Officials at a North Texas school district disclosed their $70 million football stadium has “greater than anticipated” cracking despite still being under construction. A forensic engineering firm was hired to investigate.
During a special briefing meeting held last week, Jason Bird, chief financial officers for the McKinney Independent School District, divulged, “In short, we have greater than anticipated cracking.”
Bird gave a presentation in which he told the board of trustees that school officials discovered these cracks in January. He said they notified project contractor Manhattan Construction Group and architectural firm Stantec. The areas of concern for the $69.9 million football stadium and event center are the home and visitor concourses as well as the visitor concourse lower bowl wall. The concourses are located underneath the second deck of seating.
The CFO said McKinney ISD hired a forensic engineering firm to investigate the reason for the cracking. That firm, Nelson Forensics, is the same company that examined cracks at nearby Allen ISD’s $60 million Eagle Stadium, an 18,000-seat venue that opened in 2012 and, then, was shut down for a year and a half because of structural foundation cracks. It reopened in time for the June 2015 graduation ceremony. Allen ISD officials said the $10 million in repairs came at no cost to the taxpayer.
Bird added that McKinney ISD is “aggressively” seeking answers from Nelson. School board member Amy Dankel later expressed angst that McKinney ISD officials discovered the cracks and not the contractor or architectural firms.
The contractor, Manhattan Construction, lists among its completed projects the AT&T Stadium, home of the Dallas Cowboys; the George W. Bush Presidential Center on the Southern Methodist University campus; Reliant Stadium and BBVA Compass Stadium in Houston; the University of North Texas Apogee Stadium; the NASA Exploration Sciences Building in Maryland; and the Florida Gulf Coast University Biscayne Hall.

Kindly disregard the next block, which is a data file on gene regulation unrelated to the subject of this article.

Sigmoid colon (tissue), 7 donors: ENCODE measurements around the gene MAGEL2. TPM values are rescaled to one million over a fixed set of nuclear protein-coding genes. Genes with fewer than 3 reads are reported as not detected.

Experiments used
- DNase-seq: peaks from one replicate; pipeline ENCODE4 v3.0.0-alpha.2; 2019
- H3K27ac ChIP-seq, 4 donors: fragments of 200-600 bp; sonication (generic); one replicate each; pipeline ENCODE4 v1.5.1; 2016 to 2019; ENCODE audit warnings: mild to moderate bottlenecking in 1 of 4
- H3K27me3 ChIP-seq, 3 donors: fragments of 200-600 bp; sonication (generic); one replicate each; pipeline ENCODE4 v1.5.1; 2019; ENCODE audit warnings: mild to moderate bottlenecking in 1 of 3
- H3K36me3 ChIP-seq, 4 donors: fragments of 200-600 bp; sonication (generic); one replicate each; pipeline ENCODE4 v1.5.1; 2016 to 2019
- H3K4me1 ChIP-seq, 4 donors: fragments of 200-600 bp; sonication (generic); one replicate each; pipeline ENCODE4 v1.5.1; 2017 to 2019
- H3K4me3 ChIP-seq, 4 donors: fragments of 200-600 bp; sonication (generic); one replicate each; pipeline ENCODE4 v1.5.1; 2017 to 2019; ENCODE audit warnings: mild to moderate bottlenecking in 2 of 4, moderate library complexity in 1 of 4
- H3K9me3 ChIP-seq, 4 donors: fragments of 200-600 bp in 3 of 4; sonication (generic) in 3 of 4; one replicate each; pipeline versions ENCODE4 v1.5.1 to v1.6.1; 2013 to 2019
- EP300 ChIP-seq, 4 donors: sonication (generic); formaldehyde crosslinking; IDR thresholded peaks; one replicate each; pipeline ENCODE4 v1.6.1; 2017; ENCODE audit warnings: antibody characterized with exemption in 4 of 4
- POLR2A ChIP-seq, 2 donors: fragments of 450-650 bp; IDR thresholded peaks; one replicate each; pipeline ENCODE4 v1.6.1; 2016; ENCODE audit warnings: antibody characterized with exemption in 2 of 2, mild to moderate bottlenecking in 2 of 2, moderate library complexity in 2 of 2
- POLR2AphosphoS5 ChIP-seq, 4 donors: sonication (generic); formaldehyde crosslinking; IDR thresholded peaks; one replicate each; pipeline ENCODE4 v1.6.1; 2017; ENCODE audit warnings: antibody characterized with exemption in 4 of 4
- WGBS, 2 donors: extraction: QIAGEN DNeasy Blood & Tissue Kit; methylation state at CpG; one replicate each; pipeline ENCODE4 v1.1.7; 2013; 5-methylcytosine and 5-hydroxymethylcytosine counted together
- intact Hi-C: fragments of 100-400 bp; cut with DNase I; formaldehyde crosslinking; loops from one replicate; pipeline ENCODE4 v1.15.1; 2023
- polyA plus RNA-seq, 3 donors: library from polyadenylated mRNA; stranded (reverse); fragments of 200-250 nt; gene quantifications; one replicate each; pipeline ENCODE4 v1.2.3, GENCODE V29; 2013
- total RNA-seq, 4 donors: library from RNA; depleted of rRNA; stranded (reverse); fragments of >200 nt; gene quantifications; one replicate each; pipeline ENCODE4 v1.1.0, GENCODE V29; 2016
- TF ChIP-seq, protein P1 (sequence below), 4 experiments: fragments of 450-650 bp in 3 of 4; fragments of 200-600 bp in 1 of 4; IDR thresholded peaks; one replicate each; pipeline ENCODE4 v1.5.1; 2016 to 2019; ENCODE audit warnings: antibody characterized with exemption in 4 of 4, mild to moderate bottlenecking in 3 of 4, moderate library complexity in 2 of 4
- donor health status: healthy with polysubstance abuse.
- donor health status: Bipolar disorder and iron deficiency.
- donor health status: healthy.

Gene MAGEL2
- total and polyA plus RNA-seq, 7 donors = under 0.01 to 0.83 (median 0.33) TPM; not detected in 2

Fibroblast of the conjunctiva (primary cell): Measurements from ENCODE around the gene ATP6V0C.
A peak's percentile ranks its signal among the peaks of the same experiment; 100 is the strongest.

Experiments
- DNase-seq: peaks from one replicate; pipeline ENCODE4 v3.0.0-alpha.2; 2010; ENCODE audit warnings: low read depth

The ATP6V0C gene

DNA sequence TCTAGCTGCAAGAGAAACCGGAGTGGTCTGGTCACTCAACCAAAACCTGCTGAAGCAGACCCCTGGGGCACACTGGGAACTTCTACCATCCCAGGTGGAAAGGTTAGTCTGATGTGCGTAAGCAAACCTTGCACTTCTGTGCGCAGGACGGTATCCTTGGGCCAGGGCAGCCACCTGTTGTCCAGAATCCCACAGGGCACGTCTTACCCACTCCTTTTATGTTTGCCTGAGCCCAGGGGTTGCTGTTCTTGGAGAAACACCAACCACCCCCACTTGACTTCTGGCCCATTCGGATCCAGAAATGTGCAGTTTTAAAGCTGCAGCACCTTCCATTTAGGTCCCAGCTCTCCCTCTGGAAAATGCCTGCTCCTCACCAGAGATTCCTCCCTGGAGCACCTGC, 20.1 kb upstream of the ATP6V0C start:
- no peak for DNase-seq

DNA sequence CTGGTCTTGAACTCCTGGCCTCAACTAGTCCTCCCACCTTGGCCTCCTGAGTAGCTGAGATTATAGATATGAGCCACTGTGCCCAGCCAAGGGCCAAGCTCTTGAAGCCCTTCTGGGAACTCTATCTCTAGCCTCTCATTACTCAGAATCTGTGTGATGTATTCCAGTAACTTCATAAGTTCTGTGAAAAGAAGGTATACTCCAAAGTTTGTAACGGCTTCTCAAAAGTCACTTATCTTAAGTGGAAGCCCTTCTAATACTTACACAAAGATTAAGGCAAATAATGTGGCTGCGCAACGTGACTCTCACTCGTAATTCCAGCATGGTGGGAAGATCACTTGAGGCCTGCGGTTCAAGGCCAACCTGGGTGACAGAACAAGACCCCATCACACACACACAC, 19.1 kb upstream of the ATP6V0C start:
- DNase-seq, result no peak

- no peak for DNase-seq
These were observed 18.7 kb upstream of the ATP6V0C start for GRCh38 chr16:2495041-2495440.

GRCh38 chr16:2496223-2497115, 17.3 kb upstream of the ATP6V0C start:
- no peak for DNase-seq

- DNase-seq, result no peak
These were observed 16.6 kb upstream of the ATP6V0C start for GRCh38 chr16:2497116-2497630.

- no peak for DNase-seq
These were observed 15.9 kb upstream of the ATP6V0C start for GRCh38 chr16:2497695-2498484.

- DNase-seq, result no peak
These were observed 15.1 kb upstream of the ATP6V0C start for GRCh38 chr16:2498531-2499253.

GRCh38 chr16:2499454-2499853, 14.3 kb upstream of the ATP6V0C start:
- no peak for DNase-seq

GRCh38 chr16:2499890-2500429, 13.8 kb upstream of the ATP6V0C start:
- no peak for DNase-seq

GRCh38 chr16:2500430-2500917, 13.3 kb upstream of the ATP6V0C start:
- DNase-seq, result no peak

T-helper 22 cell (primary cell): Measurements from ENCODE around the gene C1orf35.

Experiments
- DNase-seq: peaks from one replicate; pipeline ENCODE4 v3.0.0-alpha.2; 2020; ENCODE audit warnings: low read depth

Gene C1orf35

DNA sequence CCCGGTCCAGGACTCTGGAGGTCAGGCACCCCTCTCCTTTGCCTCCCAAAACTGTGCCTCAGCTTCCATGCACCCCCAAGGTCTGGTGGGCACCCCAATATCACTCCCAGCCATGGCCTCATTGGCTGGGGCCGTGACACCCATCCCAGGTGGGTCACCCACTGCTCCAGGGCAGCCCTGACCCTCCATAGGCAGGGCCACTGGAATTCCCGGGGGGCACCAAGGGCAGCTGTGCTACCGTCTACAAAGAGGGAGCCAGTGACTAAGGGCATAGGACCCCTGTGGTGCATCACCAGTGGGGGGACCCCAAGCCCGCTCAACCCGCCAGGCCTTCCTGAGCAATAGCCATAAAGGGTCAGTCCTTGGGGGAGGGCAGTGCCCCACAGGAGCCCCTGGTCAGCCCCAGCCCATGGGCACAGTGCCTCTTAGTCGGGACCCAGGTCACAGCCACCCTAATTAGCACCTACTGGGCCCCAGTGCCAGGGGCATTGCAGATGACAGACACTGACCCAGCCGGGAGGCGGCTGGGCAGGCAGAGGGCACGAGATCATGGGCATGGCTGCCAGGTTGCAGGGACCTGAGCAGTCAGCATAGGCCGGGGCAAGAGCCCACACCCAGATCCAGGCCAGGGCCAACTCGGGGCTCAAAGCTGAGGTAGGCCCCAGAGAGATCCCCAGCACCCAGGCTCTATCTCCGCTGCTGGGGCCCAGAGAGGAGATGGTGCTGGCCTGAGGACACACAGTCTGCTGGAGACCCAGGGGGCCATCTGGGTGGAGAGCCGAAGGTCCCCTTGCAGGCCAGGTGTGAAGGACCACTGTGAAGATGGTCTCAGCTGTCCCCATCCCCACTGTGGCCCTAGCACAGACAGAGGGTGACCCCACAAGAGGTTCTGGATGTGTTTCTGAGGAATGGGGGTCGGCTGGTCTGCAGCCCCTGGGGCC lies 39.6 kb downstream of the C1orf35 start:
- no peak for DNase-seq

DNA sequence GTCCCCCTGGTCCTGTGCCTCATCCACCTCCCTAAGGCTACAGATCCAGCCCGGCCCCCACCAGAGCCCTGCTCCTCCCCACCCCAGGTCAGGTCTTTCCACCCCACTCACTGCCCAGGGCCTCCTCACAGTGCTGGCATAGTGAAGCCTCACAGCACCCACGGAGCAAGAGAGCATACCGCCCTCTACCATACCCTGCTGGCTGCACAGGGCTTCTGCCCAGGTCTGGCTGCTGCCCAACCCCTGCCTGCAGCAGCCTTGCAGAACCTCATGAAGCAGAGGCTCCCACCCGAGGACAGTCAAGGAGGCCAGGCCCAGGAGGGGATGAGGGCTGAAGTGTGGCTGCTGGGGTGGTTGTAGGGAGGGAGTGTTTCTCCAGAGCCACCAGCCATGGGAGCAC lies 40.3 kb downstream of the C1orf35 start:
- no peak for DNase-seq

Stantec, an international top 10 design firm with 22,000 employees across six continents, redesigned the 8,000-seat New Caney ISD stadium and the Chicago Cub’s Wrigley Field. They also updated and expanded the University of Wisconsin Student Athlete Performance Center.
McKinney ISD school board president Curtis Rippee indicated the contractor and architect foot the bill for any repairs. “There is an agreement that’s not a McKinney ISD cost issue. That issue will be resolved by either an existing budget or by one or two providers.” He added, “We’re working diligently to find a solution for this issue.”
School district officials said they will provide another construction update at the school board’s monthly June 26 meeting.
In 2016, the McKinney ISD board of trustees voted unanimously to fold a football stadium and event center project into a $220 million school bond package. Then, the facility was budgeted at $50.3 million. Voters approved the bond package in May. However, by August, the price tag swelled to nearly $70 million, bested only by Legacy Stadium, Katy ISD’s $72 million high school football stadium, considered the most expensive high school stadium in the state and the nation. This could change if McKinney residents get saddled with any of their stadium’s repair costs.
McKinney ISD planned to open the stadium by the end of 2017. Given the snafus, Bird said, “The reality is I cannot tell you when it is going to be ready.”
In a press release issued Friday, McKinney ISD said roughly 90 percent of the stadium and its 6,300 square foot community event center are complete. Reportedly, the finished facility holds the largest high-definition video scoreboard in any Texas high school stadium, four locker rooms, and 2,482 parking spaces. The event center will accommodate 500 people for a banquet and 800 people for a lecture. District officials say they will use the event center daily for meetings, professional development, trainings, and other special events.
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